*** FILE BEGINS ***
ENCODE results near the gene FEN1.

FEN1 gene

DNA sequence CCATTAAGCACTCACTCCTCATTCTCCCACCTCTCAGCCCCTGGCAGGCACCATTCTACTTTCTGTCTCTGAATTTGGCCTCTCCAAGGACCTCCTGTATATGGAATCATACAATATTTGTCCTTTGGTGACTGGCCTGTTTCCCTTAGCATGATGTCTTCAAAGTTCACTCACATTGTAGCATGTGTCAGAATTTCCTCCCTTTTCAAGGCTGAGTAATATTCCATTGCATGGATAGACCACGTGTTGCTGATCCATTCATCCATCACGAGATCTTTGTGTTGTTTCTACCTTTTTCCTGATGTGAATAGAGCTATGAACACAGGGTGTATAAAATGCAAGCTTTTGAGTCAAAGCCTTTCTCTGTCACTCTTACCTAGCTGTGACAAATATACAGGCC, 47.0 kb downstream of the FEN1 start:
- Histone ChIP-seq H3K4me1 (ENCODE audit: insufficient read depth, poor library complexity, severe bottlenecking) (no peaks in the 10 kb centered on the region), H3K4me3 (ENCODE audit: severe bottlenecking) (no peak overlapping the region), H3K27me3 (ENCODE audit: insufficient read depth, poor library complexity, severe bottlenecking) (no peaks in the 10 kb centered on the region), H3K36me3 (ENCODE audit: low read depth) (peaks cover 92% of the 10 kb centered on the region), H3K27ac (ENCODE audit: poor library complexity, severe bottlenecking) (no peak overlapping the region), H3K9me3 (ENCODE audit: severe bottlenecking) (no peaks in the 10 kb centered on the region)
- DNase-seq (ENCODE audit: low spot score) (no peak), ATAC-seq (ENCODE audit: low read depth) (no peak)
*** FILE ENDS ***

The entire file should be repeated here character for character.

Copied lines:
ENCODE results near the gene FEN1.

FEN1 gene

DNA sequence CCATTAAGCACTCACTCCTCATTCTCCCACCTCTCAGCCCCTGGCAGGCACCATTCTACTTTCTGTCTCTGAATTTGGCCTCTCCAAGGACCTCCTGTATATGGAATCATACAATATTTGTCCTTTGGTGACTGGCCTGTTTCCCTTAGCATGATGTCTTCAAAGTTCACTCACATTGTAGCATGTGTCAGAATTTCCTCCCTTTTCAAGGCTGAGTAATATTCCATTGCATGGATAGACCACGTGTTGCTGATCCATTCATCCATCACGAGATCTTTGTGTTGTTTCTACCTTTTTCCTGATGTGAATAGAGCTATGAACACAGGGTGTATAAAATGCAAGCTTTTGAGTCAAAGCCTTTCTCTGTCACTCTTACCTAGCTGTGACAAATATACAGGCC, 47.0 kb downstream of the FEN1 start:
- Histone ChIP-seq H3K4me1 (ENCODE audit: insufficient read depth, poor library complexity, severe bottlenecking) (no peaks in the 10 kb centered on the region), H3K4me3 (ENCODE audit: severe bottlenecking) (no peak overlapping the region), H3K27me3 (ENCODE audit: insufficient read depth, poor library complexity, severe bottlenecking) (no peaks in the 10 kb centered on the region), H3K36me3 (ENCODE audit: low read depth) (peaks cover 92% of the 10 kb centered on the region), H3K27ac (ENCODE audit: poor library complexity, severe bottlenecking) (no peak overlapping the region), H3K9me3 (ENCODE audit: severe bottlenecking) (no peaks in the 10 kb centered on the region)
- DNase-seq (ENCODE audit: low spot score) (no peak), ATAC-seq (ENCODE audit: low read depth) (no peak)